4. Marconi was the first inventor-entrepreneur to win a Nobel Prize, for Physics, in 1909 (he shared the prize with German physicist Ferdinand Braun). The Nobel Committee had never before awarded the prize for a practical application rather than theoretical accomplishments. In 1909, it considered giving the prize to the Wright brothers, but decided on Marconi because of public concern about the safety of airplanes.

Marconi and Inez Milholland
Marconi and Inez Milholland, Tribune front page, 23 May 1915 (New-York tribune. (New York [N.Y.]), 23 May 1915. Chronicling America: Historic American Newspapers). Public domain via the Library of Congress.

5. No one would have survived the Titanic disaster had it not been equipped with a Marconi transmitter. Thanks to wireless, the nearby Carpathia arrived at the scene in time to save 705 passengers and crew members. Marconi, who happened to be in New York at the time, was one of the first witnesses called by the US Senate Inquiry into the disaster. He advocated that ships at sea be obliged to operate their wireless equipment round the clock, and this was endorsed by the committee.

6. Marconi was the first person to speak publicly about what we now call cellphones, tasers, and radar. He was forever being egged on by the press to make outlandish predictions, but he refused to forecast anything he was unable to demonstrate empirically. “Spiritualists”, such as the writer A. Conan Doyle, considered wireless communication a form of mental telepathy but Marconi insisted that it was rooted in the natural universe.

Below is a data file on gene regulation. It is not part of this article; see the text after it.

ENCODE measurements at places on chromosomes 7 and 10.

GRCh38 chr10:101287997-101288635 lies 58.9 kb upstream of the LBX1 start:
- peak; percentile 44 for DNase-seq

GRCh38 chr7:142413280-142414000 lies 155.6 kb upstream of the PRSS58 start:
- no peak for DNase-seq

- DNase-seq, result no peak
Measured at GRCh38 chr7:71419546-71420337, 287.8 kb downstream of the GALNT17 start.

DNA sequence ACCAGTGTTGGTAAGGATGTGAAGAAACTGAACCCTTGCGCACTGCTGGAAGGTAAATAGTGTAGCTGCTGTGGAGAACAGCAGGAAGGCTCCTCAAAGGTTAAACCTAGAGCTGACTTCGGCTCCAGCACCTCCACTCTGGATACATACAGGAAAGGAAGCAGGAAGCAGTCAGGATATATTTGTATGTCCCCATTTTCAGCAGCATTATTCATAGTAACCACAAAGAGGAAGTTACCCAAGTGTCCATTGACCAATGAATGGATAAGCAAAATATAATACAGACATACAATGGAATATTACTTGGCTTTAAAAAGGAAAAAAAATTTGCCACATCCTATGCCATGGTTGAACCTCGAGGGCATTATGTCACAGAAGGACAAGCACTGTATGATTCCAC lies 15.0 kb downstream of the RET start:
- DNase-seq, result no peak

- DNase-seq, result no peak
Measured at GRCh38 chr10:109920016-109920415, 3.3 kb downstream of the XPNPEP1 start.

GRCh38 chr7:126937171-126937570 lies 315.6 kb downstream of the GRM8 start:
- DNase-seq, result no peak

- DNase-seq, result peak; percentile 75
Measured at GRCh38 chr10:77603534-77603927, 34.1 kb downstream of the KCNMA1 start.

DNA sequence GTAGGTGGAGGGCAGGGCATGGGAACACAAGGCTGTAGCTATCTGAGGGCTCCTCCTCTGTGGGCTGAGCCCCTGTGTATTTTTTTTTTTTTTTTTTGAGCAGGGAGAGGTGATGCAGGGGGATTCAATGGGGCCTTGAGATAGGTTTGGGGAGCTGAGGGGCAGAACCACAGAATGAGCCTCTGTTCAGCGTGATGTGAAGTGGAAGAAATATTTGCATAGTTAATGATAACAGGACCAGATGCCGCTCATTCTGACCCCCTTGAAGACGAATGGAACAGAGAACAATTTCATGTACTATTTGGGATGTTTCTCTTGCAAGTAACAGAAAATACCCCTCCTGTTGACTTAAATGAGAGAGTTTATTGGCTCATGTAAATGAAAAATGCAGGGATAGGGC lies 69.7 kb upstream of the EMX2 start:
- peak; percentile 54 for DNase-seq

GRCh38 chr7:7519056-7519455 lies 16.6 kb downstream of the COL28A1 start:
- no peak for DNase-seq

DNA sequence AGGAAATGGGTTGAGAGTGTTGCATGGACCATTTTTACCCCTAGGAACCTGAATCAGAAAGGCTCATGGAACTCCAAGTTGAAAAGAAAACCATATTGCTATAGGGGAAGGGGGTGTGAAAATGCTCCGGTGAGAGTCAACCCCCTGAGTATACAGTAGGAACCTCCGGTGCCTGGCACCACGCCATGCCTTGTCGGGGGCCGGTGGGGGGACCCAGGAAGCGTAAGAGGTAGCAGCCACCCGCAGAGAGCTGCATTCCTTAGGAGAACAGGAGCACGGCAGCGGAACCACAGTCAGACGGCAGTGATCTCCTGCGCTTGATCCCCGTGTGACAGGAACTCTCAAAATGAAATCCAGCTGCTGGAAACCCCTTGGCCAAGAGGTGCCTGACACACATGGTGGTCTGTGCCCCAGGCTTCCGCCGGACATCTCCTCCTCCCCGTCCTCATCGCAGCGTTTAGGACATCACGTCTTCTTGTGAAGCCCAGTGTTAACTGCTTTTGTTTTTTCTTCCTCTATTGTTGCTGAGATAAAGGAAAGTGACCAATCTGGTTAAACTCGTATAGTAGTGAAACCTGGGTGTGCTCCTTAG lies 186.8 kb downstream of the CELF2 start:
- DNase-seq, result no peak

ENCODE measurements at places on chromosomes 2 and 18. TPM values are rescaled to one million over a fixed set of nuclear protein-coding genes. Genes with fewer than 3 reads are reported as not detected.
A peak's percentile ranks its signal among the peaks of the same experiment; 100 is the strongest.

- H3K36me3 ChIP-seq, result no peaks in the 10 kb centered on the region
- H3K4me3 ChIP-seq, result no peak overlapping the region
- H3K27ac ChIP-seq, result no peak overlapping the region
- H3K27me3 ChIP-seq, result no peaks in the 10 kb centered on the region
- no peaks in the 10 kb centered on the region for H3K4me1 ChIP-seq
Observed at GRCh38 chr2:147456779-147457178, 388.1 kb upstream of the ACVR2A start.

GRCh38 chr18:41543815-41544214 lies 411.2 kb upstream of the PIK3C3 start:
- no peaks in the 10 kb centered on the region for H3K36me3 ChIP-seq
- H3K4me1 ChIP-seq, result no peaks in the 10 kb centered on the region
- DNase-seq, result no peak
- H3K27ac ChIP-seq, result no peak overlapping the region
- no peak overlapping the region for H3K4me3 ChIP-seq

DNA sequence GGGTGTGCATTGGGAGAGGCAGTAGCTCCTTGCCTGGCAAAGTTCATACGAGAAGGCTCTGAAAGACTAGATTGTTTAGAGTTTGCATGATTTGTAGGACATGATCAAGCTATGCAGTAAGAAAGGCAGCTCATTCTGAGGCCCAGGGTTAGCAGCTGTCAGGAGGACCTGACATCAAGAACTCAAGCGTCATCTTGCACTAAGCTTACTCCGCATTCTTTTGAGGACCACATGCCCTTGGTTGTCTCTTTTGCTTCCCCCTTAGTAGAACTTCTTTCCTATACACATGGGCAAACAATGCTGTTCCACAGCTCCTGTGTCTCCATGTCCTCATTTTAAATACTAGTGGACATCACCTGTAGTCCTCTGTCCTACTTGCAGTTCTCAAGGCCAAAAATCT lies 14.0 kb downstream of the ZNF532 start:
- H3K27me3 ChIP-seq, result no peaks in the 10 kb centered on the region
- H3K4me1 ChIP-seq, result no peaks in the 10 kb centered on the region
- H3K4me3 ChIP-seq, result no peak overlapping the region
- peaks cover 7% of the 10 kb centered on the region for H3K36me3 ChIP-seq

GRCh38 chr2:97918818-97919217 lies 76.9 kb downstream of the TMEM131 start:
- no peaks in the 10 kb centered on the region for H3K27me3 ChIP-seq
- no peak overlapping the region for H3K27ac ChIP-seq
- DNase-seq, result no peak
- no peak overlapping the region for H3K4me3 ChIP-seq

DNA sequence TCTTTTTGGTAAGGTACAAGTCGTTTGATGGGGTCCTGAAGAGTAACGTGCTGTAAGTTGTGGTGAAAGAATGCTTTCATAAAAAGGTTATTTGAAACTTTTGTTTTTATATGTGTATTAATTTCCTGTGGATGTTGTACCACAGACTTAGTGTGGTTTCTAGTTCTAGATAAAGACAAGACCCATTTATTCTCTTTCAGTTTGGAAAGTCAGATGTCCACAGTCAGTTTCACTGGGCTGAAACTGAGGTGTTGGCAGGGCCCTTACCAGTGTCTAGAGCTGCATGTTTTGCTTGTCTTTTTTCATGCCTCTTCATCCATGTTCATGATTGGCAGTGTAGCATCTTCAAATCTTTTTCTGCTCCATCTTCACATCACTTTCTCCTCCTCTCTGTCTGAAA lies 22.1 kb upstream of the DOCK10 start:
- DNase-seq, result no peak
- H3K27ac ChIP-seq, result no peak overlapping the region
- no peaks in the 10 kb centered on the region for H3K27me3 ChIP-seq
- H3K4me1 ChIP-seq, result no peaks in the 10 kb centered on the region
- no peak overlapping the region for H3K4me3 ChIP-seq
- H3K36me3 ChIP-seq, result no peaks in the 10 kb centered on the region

7. Marconi was an Italian delegate to the Paris Peace Conference, after the First World War. He met privately with US President Woodrow Wilson in Paris, but was unable to convince Wilson to support Italian postwar claims to parts of the dismantled Austro-Hungarian Empire. The rejection of Italy’s claims in Paris eventually led Marconi (and many others) to support Benito Mussolini’s fascist movement which aimed to restore Italian grandeur.

8. Marconi’s company was involved in the founding of both NBC and the BBC. In England, the Marconi company was the lead member of a consortium of electrical equipment manufacturers that formed the British Broadcasting Company; in the US, the Radio Corporation of America, parent of NBC, was created by the forced takeover of Marconi’s US assets in 1919.